MICHIGAN CITY – Three days after Indiana's general election, two of La Porte County's Statehouse candidates officially won their races on Friday.
Porter County officials released their vote totals Friday afternoon, after days of confusion, anger and finger-pointing, which also saw the FBI called in to investigate complaints of election fraud.
The delay held up results in the Senate District 4 and House District 9 legislative races because those districts include precincts in both La Porte and Porter counties. And while both candidates had comfortable leads after vote totals were released, neither wanted to proclaim victory prematurely.
When the Porter County totals finally came out, Michigan City Common Council member Patricia Boy won easily over Republican challenger Dan Granquist.
Boy already had a 10,512-6,169 lead after La Porte County totals were released Tuesday night. In Porter County, Boy again beat Granquist, 2,562-2,460 for a final margin of victory of 13,074-8,629. That's just about 60 percent of the vote going to Boy and 40 percent to Granquist.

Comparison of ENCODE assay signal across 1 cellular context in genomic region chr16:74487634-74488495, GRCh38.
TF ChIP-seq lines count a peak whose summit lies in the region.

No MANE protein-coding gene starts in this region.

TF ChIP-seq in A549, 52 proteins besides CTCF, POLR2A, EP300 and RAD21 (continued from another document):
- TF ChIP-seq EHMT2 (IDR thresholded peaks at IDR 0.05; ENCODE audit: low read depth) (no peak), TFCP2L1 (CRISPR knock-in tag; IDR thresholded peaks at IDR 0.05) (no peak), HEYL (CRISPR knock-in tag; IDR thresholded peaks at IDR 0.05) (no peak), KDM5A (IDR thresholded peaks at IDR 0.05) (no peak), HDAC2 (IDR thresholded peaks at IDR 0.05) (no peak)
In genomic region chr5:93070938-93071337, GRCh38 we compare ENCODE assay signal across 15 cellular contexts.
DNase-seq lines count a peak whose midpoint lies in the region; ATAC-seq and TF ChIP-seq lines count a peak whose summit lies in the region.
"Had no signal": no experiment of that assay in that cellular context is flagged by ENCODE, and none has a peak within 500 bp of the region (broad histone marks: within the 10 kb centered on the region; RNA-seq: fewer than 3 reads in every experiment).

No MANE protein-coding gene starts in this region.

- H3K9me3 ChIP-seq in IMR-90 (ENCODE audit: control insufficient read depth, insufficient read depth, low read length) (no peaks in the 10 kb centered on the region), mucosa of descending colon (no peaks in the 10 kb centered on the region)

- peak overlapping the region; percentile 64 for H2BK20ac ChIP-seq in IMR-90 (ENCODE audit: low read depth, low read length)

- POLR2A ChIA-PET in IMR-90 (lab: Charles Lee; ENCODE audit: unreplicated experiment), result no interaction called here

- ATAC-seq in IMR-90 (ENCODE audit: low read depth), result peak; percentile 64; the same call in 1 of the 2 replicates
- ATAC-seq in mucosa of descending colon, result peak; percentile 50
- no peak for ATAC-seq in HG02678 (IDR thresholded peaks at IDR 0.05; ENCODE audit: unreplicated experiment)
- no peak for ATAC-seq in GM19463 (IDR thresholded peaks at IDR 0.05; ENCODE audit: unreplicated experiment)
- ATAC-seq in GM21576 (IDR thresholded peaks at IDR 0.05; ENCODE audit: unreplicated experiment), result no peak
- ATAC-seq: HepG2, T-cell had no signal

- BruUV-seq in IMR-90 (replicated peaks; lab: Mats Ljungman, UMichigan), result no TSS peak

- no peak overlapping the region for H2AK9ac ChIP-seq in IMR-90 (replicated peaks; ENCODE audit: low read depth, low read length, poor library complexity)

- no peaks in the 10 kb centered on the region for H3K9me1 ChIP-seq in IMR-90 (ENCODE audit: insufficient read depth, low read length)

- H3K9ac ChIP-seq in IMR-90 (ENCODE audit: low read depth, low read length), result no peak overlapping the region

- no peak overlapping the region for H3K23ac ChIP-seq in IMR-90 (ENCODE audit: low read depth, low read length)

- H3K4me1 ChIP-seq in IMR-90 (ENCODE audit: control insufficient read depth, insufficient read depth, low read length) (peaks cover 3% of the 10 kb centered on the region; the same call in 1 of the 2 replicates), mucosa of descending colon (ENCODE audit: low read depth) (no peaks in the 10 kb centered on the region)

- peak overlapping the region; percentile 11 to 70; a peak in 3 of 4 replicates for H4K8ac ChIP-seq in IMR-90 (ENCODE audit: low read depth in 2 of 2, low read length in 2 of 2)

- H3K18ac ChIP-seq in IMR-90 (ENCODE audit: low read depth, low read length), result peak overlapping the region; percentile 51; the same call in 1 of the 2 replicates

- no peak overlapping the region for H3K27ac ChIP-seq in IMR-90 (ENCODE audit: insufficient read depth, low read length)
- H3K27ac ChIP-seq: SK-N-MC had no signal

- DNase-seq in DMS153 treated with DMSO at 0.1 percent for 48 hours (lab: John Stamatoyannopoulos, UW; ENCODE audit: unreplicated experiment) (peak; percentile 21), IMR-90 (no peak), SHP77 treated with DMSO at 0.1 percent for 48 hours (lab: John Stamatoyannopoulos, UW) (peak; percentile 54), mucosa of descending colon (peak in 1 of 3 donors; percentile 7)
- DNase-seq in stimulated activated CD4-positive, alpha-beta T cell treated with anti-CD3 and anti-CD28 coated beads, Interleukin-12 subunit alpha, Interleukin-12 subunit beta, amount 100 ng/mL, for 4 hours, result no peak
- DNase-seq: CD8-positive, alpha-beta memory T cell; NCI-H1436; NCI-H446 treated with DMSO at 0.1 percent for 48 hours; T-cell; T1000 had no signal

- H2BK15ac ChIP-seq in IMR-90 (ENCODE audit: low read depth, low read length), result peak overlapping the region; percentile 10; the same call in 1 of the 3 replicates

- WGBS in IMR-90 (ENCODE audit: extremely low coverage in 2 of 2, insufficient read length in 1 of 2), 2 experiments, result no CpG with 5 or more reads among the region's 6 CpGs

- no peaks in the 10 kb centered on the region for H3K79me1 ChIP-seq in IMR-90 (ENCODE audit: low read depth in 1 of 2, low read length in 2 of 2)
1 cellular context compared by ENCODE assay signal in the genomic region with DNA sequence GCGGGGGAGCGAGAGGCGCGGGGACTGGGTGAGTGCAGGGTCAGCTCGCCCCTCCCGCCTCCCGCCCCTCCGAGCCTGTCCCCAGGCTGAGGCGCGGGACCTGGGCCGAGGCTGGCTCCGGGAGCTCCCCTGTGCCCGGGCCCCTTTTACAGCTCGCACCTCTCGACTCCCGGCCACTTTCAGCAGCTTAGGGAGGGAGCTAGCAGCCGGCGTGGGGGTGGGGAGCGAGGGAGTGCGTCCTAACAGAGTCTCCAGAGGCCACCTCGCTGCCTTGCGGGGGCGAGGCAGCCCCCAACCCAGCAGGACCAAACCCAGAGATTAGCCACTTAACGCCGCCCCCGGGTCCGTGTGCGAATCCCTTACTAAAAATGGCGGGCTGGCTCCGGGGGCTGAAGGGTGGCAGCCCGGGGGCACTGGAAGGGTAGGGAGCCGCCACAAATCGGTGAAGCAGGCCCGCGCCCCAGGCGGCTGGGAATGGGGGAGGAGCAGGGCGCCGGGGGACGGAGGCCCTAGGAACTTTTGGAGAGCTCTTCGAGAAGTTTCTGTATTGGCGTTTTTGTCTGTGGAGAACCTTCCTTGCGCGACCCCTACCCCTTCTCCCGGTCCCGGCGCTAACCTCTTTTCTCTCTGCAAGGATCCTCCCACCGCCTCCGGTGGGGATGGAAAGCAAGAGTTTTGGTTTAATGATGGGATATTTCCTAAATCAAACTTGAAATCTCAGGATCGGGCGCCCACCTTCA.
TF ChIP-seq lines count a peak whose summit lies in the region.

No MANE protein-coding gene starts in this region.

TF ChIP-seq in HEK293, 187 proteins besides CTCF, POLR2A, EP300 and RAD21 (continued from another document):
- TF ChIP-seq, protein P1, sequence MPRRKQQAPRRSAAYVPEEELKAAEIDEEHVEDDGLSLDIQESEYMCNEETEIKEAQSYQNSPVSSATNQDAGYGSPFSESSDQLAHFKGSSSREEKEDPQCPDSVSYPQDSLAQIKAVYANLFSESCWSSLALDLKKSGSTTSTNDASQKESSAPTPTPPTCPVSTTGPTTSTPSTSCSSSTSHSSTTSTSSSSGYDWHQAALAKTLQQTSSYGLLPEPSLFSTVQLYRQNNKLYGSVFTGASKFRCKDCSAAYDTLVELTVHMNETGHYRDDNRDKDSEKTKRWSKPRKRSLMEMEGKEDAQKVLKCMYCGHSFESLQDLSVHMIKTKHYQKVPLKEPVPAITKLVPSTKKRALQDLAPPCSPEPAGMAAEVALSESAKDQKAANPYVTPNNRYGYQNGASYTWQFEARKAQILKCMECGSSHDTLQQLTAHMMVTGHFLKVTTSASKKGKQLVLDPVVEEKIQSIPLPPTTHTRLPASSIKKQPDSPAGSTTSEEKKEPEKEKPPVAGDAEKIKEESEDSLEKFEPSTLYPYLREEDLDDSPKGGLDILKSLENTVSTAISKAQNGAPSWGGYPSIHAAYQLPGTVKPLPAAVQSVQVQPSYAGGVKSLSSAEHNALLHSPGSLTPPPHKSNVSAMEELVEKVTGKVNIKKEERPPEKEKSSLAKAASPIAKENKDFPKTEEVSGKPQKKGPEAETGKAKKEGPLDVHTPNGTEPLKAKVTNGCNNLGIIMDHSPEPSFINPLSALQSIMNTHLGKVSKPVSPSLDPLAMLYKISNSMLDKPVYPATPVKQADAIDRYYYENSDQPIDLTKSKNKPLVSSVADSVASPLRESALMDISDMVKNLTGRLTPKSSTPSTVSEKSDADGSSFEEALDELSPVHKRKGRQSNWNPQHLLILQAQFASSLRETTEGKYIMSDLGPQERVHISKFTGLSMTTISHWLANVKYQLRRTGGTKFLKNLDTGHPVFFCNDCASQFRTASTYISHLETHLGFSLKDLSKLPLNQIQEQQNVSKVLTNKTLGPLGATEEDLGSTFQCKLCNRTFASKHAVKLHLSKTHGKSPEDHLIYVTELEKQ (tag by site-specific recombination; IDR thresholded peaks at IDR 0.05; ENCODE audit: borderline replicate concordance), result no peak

In the Senate race, incumbent Democrat Karen Tallian of Beverly Shores also handily won her race over Republican challenger Cole Stultz.
In La Porte County, Tallian received 7,653 votes to 4,365 for Stultz; and in Porter County, she outpolled her opponent 18,981-13,121. That meant a final victory total of 26,634-17,486, again a margin of 60 percent to 40 percent.
"I can't believe it took three full days to count the ballots for Porter County," Boy said Friday night. "There was definitely an issue with the process there. It didn't look good for one of the persons in charge of the election to also be on the ballot."
But, she added, "The problems that arose could not all have been caused by the leadership. Add to that the huge turnout, and things probably escalated. I question why they needed a judge to order the affected polls to remain open the full 12 hours."
As for her win, Boy said she is already getting prepared.
"I was in Indy on Wednesday ... It was a caucus to elect party leadership and meet some of the people who we will work with. We have orientation and training for newly elected officials next week, then organization day the following week (Nov. 20) when we will be sworn in."
She thanked Granquist "for a race based on the issues. I won't campaign any other way, and I'm grateful that he wouldn't either."